strike at an emotional level — when your wife leaves you. The
inequities of a world that’s “doing you wrong” cause the downcast
blues by breaking up your home.
don’t take too much to make you feel the world is doing you wrong,
Especially when you can’t find no job,
can’t take care of your wife and your home.”
poet laureate of the blues, as Brett Bonner (no relation) of
Living Blues magazine once described Juke Boy, was also one of
the strongest political voices in the blues, speaking out against
the economic inequality of U.S. society.
describing his own tough existence in Houston’s poor neighborhoods,
this lone bluesman also became the voice for countless poor people
who have found that the “upper-class people” don’t give a single,
solitary damn about the survival of the poor.
don’t take too much after you gave all that you can give.
like upper-class people don’t care how the lower class of people
Living Blues magazine, Brett Bonner described Juke Boy Bonner as
one of the most important poets in the blues.
wrote, “If you had to choose a poet laureate of the late ‘60s/early
‘70s blues scene, you would be hard pressed to find someone more
qualified than Juke Boy Bonner. Bonner’s songs speak beautifully and
forcefully of the struggle of African Americans. While many blues
songwriters focus attention on themselves and their place in the
world, Bonner’s songs display a social consciousness that stretched
far beyond himself.”
Bonner’s marriage at a young age resulted in three children, his
wife unexpectedly left him, leaving him solely responsible for his
children’s upbringing, a burden made heavier by his own poor health
and economic struggles.
liner notes to Bonner’s album, “Life Gave Me a Dirty Deal,” Chris
Strachwitz, founder of Arhoolie Records, explained how the burden
was also a blessing. “Perhaps the most unhappy period in Weldon
Bonner’s life was his marriage. His wife left him after giving him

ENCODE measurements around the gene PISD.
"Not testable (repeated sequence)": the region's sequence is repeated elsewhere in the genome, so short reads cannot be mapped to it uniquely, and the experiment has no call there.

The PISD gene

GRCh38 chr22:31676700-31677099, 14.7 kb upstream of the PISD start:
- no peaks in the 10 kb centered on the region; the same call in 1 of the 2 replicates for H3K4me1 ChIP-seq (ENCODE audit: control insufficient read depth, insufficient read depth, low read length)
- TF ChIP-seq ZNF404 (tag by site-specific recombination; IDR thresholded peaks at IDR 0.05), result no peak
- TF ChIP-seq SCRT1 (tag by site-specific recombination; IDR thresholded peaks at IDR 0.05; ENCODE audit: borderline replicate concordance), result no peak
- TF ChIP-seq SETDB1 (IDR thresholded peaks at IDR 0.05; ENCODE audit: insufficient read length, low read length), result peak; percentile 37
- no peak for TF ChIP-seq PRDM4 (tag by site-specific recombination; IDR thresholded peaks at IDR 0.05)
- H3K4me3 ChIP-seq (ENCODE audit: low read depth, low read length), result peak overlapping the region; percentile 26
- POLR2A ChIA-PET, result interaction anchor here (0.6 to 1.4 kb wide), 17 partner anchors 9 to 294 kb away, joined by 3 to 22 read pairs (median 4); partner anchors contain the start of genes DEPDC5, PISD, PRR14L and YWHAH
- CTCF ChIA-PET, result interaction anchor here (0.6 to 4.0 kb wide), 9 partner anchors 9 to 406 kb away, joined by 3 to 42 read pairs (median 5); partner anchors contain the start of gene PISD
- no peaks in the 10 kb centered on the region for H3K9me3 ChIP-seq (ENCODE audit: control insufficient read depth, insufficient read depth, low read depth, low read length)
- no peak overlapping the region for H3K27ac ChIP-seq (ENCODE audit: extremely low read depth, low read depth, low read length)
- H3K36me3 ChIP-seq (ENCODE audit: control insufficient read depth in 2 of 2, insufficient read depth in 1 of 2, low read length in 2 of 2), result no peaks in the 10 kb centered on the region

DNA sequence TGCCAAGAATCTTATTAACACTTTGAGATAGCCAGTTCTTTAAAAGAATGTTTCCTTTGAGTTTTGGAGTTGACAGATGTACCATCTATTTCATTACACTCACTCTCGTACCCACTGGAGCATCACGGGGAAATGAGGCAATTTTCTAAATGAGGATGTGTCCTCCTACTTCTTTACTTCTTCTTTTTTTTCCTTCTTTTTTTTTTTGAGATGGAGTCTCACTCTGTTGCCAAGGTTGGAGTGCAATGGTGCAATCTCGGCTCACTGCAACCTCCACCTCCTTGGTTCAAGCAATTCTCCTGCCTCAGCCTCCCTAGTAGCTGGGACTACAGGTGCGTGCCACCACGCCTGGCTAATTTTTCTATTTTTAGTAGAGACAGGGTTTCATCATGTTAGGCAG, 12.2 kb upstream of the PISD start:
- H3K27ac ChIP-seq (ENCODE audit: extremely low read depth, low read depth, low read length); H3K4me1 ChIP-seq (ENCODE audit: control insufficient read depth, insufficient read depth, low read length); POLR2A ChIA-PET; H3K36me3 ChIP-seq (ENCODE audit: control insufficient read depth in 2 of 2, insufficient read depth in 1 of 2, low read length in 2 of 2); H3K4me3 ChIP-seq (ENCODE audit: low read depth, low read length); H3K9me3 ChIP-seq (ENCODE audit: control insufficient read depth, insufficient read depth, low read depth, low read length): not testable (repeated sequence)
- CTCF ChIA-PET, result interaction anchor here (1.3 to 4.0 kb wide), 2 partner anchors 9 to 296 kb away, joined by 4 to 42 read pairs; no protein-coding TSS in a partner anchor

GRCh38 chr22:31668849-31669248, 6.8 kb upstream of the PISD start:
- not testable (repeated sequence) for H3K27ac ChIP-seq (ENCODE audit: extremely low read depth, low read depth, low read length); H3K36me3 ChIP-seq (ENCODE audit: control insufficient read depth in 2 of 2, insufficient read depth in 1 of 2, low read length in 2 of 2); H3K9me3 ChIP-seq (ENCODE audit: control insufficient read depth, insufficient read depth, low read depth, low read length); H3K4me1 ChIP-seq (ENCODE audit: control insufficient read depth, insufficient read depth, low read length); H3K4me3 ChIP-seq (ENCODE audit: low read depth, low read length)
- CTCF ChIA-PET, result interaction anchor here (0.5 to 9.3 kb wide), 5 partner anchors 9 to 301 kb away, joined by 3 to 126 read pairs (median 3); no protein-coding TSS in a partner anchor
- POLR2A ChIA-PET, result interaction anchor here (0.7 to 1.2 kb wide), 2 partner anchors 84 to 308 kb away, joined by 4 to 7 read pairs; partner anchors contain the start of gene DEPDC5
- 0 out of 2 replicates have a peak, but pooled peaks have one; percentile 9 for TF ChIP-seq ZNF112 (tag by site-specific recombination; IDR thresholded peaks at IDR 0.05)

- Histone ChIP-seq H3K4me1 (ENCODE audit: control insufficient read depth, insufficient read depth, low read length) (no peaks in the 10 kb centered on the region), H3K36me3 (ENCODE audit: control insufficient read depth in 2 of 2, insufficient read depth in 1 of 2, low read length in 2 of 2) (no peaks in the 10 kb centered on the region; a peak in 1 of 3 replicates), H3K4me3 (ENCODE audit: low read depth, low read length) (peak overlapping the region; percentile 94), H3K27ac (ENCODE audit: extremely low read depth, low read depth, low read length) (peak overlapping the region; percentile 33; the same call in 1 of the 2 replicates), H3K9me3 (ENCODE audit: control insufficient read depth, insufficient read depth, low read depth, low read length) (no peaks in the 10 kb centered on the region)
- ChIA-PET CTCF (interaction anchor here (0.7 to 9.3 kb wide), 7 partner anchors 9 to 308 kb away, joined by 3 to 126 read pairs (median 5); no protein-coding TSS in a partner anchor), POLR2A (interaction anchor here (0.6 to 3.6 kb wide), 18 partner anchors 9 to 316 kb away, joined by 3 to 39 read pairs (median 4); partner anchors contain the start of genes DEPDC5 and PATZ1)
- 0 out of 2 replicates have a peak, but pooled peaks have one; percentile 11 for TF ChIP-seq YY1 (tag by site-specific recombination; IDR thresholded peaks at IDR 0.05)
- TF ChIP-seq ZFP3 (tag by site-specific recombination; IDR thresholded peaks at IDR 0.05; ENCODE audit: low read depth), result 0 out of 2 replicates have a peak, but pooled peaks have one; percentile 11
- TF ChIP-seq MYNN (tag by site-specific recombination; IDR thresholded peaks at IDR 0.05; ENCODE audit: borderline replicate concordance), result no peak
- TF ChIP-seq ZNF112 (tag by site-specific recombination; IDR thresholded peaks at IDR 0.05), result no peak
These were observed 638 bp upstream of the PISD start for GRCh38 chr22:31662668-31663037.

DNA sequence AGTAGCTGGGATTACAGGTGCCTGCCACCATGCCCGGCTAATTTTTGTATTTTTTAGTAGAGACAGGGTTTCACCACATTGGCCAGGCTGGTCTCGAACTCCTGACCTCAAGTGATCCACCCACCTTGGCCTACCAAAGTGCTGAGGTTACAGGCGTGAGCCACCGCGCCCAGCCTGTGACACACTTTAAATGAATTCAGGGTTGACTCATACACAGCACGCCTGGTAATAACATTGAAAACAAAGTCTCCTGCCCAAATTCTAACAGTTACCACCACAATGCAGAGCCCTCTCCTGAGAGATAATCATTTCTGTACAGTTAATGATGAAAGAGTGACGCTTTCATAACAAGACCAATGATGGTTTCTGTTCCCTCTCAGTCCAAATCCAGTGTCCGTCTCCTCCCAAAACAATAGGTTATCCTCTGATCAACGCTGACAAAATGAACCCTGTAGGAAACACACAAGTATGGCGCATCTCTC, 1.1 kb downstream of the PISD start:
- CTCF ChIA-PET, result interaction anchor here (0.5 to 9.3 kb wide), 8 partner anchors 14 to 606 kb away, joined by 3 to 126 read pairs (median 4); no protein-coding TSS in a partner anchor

what he considers the greatest gift in his life, his three
children…. Weldon lavished attention, education, responsibilities,
and affection on his family. They are all wonderful, lively,
intelligent young people.”
years as a single parent were also full of hardships. Even though
Bonner was a genuine poet and a gifted musician, he often was unable
to support his family with his music at low-paying blues venues.
Will I Tell the Children,” he sings the hard-working, low-paying,
single-parent blues, returning home feeling empty inside after
failing to find a job.
know it’s so hard when you’re trying to make it,
living from day to day.
down and apply for a job and the people turn you away.
shall I tell my children, oh Lord, when I get home? Tell them,
tomorrow, maybe tomorrow all our troubles will be gone.’”
the words “maybe tomorrow” so forlornly, as if he’s grasping at a
slender thread of hope. What if tomorrow doesn’t deliver on those
another song on “Ghetto Poet,” Bonner sings, “All the lonely days
just seem to fade away.” Then the days turn into endless years of
broken dreams: “All the lonely years just seem to disappear.”
will see, Bonner was not only enduring economic deprivation,
loneliness, the pressures of single fatherhood, and disillusionment
that his brilliant music never seemed to find a large audience, but